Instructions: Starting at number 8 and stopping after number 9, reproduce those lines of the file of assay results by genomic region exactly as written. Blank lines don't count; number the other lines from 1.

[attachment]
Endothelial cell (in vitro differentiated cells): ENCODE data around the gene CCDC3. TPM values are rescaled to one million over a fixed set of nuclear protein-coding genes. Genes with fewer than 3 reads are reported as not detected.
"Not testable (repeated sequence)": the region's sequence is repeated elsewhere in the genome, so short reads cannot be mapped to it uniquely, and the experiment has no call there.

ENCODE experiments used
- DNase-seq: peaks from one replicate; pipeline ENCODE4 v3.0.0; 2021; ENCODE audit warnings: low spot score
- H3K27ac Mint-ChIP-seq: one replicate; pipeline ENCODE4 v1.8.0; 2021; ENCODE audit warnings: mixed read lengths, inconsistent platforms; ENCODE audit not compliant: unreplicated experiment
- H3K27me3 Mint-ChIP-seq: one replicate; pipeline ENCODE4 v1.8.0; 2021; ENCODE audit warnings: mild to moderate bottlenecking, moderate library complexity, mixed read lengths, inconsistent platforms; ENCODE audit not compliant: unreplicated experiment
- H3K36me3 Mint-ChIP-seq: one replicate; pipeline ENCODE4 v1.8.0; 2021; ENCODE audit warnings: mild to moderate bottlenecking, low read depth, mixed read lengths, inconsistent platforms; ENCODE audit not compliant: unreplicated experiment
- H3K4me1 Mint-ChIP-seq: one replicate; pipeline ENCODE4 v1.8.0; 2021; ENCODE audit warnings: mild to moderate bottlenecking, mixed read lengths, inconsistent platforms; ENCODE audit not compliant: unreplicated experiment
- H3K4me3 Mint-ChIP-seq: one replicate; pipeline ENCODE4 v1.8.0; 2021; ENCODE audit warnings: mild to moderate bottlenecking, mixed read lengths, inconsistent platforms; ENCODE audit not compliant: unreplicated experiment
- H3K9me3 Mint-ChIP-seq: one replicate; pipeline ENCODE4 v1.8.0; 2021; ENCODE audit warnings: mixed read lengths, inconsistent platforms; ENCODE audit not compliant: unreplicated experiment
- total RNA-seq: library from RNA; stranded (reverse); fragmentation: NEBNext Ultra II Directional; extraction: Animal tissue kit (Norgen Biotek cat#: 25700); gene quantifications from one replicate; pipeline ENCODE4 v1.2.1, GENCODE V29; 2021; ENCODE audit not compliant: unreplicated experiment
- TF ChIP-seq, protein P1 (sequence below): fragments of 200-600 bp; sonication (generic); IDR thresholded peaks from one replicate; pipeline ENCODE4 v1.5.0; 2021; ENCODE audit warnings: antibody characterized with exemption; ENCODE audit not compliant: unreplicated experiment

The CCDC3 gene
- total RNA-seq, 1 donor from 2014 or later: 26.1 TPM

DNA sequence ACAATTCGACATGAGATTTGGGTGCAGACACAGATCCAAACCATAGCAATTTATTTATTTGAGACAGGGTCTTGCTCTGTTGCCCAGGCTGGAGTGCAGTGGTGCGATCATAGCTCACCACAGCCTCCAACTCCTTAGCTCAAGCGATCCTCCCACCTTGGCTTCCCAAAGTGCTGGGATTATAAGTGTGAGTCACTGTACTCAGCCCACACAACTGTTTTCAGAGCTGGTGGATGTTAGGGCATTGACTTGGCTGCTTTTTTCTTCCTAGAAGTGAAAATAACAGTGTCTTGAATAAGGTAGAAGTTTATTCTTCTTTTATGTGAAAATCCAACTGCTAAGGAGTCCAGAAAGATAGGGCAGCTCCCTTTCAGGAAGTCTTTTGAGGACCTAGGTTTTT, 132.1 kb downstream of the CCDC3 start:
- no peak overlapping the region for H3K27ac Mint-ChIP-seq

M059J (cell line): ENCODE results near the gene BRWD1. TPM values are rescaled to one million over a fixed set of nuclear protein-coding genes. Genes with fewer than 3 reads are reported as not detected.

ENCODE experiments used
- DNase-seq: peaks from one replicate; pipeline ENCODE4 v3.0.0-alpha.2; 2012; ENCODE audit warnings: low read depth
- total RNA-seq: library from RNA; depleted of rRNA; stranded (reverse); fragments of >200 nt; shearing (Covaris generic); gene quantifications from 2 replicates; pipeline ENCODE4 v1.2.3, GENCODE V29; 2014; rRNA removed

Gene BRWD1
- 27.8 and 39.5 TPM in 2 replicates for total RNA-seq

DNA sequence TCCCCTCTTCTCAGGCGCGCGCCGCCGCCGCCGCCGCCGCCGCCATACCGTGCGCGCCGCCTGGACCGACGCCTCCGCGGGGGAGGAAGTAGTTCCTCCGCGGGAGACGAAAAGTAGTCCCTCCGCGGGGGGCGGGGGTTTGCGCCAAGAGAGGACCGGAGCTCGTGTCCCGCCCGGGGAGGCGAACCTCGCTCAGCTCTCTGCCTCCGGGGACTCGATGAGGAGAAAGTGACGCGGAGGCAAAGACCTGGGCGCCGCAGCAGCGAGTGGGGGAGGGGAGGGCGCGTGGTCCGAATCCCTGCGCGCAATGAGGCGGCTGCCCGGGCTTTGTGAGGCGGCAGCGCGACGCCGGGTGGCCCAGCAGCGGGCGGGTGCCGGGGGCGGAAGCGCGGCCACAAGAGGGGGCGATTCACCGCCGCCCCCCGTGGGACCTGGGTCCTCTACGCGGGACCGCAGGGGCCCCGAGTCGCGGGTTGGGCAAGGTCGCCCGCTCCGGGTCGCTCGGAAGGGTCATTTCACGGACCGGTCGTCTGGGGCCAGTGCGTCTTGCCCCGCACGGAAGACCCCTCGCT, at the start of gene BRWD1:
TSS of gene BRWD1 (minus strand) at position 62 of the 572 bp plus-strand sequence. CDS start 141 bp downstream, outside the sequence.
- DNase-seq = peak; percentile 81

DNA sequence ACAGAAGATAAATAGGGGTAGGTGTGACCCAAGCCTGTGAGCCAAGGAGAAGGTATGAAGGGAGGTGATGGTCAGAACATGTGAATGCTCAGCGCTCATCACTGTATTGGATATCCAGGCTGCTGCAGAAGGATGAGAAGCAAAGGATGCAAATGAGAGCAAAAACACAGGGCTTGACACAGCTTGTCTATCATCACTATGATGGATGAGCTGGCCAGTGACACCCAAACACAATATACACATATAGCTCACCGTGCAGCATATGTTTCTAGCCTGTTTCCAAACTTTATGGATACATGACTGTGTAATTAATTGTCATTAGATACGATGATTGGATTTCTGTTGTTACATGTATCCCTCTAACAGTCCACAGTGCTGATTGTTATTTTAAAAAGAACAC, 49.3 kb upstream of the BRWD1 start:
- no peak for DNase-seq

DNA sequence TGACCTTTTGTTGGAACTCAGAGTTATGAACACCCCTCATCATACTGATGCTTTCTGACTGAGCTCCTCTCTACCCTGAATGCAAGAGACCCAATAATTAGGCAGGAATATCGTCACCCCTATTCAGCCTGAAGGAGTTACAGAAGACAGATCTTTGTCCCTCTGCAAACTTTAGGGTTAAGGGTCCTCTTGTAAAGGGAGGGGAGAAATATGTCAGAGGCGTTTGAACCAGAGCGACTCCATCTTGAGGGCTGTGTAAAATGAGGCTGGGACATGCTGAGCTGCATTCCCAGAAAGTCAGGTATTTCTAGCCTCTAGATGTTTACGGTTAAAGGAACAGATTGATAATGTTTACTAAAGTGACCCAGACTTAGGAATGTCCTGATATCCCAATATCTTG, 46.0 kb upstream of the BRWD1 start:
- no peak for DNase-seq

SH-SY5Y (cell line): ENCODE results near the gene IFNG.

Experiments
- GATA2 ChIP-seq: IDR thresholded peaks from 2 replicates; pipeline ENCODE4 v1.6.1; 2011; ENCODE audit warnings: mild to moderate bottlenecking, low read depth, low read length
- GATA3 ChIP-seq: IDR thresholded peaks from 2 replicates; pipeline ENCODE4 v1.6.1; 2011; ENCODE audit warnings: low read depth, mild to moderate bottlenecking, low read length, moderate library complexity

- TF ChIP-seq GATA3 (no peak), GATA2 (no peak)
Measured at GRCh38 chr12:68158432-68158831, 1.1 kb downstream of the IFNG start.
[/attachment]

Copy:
- H3K4me1 Mint-ChIP-seq: one replicate; pipeline ENCODE4 v1.8.0; 2021; ENCODE audit warnings: mild to moderate bottlenecking, mixed read lengths, inconsistent platforms; ENCODE audit not compliant: unreplicated experiment
- H3K4me3 Mint-ChIP-seq: one replicate; pipeline ENCODE4 v1.8.0; 2021; ENCODE audit warnings: mild to moderate bottlenecking, mixed read lengths, inconsistent platforms; ENCODE audit not compliant: unreplicated experiment